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The Casio G-Shock is the Toyota Hilux or AK-47 of tactical watches. It’s simple, it’s practical, and it keeps ticking in a sandstorm or after being submerged in mud or water — all qualities that make it a must-have accessory for the modern warfighter. It’s also affordable. The GA100-1A1 runs about $100 and will survive through at least your first four deployments to Iraq and Afghanistan. Anything pricier than that was probably designed to only look like it should be worn into battle. Expensive tactical watches are for posers and POGs.
The Regulus by Nixon might be an exception. First and foremost, it looks the part — just the right level of badass without verging on flashy or ridiculous. On a scale of John Wick (deceptively understated human-killing machine) to, say, Jared Kushner, the Regulus falls somewhere in the vicinity of Bradley Cooper in American Sniper. That’s the sweet spot. The watch comes in three perfectly mundane colors: black, gray, and sand — the palette of the War on Terror. The price is $150. The question isn’t whether the Regulus is worth it — because it is — but rather, are you?
The Regulus was “Team-designed and custom-built in collaboration with U.S. Special Operations,” according to the copywriter who was paid to write that sentence on a Nixon brochure. The marketing literature also states that the watch is intended for “Maritime Special Operations,” and that it can function at up to 100 meters below the sea surface.
Reading this, my mind started racing. Nixon had clearly enlisted the help of someone with firsthand knowledge of what gear-fetishes bridge the Great Civilian-Military Divide, but who? And what are they doing designing watches while there’s still a War on Terror to be won?
Turns out Nixon’s main U.S. Special Operations collaborator is a former SEAL named Mitch Hall. I’d never heard of the guy so I fired up Google. According to the website for Hall’s consulting firm, Trident Focus, he spent 21 years in the service, completed nine combat deployments, and is the recipient of a Silver Star. For those of you not fluent in DD-214, allow me to translate: The man is “operator as fuck,” a colloquial term used to describe elite commandos who have done and seen things that would make your pupils explode. But what does he know about tactical horology?
Quite a bit, apparently. The Regulus is a solid watch. I mean that literally. It’s like wearing a little plate carrier around your wrist. All of the components are melded together so seamlessly that from a certain distance it appears to have been carved out of a single block of fiber-reinforced polycarbonate. It’s hard to imagine a molecule small enough to penetrate through. Nothing jiggles or rattles or slips around. The thick, corrugated rubber strap has a kung fu grip as firm and reassuring as a wizened sensei’s. All of this stuff may seem superfluous to the uninitiated, but it’s paramount when you’re sneaking around the mountains slitting Taliban throats.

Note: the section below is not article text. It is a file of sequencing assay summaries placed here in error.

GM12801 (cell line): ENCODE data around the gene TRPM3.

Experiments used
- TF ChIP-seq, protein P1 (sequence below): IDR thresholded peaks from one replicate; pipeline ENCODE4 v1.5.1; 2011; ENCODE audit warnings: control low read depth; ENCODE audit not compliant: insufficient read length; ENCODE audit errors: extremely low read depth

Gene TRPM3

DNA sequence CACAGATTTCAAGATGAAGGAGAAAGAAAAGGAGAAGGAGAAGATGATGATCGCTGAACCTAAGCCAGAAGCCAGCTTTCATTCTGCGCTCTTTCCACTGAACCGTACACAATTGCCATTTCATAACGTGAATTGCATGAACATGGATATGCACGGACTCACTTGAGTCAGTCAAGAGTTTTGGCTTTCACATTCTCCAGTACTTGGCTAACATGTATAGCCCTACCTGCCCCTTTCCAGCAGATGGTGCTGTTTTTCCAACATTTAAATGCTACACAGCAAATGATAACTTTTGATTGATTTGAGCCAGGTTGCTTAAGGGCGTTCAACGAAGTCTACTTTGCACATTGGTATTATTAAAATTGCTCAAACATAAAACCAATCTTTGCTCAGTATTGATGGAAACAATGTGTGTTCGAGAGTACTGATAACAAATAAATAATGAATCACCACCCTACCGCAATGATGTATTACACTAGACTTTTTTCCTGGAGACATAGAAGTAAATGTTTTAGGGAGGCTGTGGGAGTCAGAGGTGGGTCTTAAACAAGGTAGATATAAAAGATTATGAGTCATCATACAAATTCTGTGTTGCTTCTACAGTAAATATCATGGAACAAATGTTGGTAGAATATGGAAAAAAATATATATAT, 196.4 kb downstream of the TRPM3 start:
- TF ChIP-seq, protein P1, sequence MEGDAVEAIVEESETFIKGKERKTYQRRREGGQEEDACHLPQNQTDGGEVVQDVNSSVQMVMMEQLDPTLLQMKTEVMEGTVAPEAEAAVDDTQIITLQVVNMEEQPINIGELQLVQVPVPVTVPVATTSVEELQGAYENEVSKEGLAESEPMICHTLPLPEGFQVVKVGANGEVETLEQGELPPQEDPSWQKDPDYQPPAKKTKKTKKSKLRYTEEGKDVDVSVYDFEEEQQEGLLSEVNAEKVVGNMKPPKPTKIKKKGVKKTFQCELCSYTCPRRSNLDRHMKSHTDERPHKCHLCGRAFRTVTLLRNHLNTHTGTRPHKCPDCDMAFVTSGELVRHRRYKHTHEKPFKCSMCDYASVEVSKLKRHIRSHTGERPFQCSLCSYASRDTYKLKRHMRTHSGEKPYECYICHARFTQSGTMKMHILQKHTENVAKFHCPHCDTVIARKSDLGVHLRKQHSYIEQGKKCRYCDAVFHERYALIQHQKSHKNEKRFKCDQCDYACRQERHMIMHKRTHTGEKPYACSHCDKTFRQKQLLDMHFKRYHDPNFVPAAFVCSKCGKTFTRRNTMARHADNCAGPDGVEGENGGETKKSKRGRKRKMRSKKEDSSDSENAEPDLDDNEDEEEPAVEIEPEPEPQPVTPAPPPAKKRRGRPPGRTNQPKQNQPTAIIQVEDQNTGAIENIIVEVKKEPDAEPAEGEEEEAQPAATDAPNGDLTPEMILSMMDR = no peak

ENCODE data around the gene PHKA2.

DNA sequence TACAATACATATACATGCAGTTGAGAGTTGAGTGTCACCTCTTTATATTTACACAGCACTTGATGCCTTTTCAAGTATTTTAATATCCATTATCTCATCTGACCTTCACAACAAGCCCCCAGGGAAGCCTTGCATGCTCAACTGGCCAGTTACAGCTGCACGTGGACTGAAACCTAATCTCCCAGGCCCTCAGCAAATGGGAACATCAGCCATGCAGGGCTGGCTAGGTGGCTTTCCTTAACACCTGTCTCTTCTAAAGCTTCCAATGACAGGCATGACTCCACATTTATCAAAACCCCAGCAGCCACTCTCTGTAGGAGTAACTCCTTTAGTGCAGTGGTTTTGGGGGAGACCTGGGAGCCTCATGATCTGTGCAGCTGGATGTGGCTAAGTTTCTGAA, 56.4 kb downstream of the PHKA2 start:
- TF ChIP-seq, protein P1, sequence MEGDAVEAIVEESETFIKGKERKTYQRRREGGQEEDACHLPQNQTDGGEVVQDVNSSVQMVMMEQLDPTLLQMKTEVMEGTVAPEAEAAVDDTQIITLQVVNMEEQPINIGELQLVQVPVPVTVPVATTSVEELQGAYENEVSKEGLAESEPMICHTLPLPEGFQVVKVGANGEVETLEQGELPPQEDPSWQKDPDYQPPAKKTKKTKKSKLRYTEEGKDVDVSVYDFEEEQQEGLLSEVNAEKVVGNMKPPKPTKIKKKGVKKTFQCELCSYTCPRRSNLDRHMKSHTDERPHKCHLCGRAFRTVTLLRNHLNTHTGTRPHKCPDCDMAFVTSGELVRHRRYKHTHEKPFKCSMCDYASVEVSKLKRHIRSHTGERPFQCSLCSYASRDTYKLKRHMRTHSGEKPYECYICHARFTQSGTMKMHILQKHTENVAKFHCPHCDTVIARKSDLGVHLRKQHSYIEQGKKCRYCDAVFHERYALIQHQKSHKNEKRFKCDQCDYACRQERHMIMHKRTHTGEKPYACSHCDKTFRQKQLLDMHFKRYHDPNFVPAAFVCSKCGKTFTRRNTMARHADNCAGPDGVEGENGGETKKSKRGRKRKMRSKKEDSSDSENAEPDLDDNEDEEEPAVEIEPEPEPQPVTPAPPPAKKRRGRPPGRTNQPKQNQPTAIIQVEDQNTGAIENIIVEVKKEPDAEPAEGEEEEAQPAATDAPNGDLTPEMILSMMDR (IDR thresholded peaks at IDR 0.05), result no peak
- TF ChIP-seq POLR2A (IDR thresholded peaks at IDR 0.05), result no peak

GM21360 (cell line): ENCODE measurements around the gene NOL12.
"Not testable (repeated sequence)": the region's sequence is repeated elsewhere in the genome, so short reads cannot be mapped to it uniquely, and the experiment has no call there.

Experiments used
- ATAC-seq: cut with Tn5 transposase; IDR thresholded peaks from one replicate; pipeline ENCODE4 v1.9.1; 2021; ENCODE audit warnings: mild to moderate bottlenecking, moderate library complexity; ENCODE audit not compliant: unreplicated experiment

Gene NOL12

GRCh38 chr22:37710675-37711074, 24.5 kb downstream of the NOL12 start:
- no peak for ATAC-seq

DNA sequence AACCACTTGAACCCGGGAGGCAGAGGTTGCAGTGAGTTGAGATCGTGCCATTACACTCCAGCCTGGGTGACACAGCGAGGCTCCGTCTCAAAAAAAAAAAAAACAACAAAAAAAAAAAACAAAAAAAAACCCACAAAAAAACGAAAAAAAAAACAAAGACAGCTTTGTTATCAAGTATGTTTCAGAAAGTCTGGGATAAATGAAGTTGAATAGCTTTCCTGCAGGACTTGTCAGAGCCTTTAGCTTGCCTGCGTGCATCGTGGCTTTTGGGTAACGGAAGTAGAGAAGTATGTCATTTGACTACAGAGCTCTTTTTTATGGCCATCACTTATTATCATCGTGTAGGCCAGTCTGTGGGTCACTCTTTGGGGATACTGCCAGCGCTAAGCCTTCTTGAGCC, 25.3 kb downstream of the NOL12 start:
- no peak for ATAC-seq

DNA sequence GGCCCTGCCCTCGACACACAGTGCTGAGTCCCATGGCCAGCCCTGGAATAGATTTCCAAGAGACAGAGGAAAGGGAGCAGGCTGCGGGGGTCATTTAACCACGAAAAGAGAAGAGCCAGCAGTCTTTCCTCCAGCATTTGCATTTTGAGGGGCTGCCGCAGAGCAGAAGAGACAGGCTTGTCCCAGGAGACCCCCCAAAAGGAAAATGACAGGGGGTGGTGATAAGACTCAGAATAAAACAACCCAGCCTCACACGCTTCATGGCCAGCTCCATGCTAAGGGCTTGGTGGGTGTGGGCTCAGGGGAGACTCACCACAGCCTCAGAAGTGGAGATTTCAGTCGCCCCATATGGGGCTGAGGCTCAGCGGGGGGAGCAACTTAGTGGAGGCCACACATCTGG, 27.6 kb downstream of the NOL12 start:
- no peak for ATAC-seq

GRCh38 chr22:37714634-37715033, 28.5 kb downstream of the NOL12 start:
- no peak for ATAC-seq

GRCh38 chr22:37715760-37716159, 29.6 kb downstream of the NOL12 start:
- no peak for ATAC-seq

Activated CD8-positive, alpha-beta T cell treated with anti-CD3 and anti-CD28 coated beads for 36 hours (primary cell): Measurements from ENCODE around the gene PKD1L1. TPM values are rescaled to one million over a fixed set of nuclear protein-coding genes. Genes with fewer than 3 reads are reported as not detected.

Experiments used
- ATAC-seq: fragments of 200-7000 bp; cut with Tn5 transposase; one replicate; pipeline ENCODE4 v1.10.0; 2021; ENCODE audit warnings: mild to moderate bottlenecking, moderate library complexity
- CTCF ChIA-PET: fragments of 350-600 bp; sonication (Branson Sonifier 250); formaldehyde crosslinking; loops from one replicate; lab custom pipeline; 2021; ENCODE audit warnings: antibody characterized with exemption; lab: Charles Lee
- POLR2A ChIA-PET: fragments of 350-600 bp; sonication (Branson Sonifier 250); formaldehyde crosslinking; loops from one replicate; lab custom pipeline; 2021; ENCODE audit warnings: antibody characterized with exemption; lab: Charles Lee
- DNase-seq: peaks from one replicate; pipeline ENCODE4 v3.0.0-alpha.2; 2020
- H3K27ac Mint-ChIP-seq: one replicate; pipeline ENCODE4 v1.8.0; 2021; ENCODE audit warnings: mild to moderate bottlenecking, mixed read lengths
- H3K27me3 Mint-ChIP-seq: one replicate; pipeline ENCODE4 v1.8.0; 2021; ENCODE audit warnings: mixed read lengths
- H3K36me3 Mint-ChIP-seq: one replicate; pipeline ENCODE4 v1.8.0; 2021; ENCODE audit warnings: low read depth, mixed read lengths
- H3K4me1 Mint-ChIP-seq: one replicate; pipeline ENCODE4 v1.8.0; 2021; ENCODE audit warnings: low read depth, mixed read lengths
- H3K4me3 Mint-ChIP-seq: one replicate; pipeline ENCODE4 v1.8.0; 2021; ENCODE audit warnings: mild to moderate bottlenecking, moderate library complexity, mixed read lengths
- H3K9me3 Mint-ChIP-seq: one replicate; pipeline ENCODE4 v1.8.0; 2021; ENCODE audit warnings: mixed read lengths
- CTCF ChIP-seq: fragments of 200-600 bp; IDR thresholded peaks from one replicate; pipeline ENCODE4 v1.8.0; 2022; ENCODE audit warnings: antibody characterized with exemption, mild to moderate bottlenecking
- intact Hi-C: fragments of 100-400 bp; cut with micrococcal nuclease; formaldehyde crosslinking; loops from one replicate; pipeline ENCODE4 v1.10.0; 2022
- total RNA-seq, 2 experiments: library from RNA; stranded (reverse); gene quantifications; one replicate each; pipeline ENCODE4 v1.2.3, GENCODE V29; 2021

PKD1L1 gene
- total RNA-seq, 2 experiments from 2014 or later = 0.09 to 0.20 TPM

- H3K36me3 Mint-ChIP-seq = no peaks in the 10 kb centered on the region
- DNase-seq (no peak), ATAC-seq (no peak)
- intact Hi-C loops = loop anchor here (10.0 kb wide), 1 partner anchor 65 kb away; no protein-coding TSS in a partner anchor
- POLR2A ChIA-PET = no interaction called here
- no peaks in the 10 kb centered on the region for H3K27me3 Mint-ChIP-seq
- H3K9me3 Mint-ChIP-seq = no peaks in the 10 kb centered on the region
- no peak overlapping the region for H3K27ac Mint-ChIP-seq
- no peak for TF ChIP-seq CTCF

Even the digital module — encased in a shock-absorbing jacket (for epic explosions, presumably) — smacks of a SEAL’s menacing touch. The interface is streamlined for maximum stealth and efficiency. One of the buttons — there are four in all — is labeled LIGHT. The brightness can be toggled. There are three levels. The lowest is the obvious choice for night raids and deep covert ops. You only get three seconds of light. That’s just long enough to ensure it’s killing time before neutralizing your unsuspecting target. And, no, you don’t have to worry about a beep compromising your position — unless, of course, you forgot to set the watch to SILENT. That’s on you.
MODE is another button. There are four modes: time mode, timer mode, chronograph mode, and alarm mode, which the brochure says is “to get you up when you need it.” Fuck that. You didn’t become an elite commando for nap time and sippy cups. The only alarm you need is the incoming mortar siren, a.k.a. the dinner bell: With all the POGs hugging their knees in the bunkers, there will be no line at the chow hall. Hopefully they didn’t already consume the day’s supply of vanilla soft serve. Chocolate just isn’t as good.
It’s the small things that count — in life and tactical wristwatches. The Regulus stands up under scrutiny, and I’m sure under fire, as well. It’s an expertly crafted and ruggedly handsome piece of machinery. My girlfriend noticed me wearing it the other day and asked if it contained a fitness tracker. She’s been bugging me to shed the weight I’ve put on since leaving the Army. I told her no, because Fitbits are for nerds and also terrible for OPSEC, and then I began to school her on the benefits of SILENT mode. She didn’t seem to understand the value of this feature.
That night, I awoke with a hankering for leftover chicken pad thai. I hit the LIGHT button on my Regulus and humped it to the kitchen, quiet as a church mouse. If only she knew.
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